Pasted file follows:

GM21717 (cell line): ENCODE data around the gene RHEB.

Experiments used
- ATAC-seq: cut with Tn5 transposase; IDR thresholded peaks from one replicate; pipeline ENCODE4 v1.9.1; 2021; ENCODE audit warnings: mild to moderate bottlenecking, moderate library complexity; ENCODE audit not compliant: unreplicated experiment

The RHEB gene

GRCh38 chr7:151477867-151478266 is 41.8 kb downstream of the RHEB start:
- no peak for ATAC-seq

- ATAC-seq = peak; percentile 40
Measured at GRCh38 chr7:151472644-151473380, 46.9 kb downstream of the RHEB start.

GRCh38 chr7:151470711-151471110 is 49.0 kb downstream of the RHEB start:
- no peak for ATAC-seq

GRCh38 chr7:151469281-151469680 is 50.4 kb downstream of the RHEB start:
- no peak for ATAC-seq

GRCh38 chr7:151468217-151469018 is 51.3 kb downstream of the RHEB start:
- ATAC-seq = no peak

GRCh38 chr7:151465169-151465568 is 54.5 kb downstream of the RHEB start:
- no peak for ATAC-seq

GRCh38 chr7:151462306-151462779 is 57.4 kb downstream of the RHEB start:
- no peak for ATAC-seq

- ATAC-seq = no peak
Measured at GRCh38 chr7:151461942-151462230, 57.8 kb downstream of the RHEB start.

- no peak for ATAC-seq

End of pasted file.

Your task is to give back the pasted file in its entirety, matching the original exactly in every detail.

GM21717 (cell line): ENCODE data around the gene RHEB.

Experiments used
- ATAC-seq: cut with Tn5 transposase; IDR thresholded peaks from one replicate; pipeline ENCODE4 v1.9.1; 2021; ENCODE audit warnings: mild to moderate bottlenecking, moderate library complexity; ENCODE audit not compliant: unreplicated experiment

The RHEB gene

GRCh38 chr7:151477867-151478266 is 41.8 kb downstream of the RHEB start:
- no peak for ATAC-seq

- ATAC-seq = peak; percentile 40
Measured at GRCh38 chr7:151472644-151473380, 46.9 kb downstream of the RHEB start.

GRCh38 chr7:151470711-151471110 is 49.0 kb downstream of the RHEB start:
- no peak for ATAC-seq

GRCh38 chr7:151469281-151469680 is 50.4 kb downstream of the RHEB start:
- no peak for ATAC-seq

GRCh38 chr7:151468217-151469018 is 51.3 kb downstream of the RHEB start:
- ATAC-seq = no peak

GRCh38 chr7:151465169-151465568 is 54.5 kb downstream of the RHEB start:
- no peak for ATAC-seq

GRCh38 chr7:151462306-151462779 is 57.4 kb downstream of the RHEB start:
- no peak for ATAC-seq

- ATAC-seq = no peak
Measured at GRCh38 chr7:151461942-151462230, 57.8 kb downstream of the RHEB start.

- no peak for ATAC-seq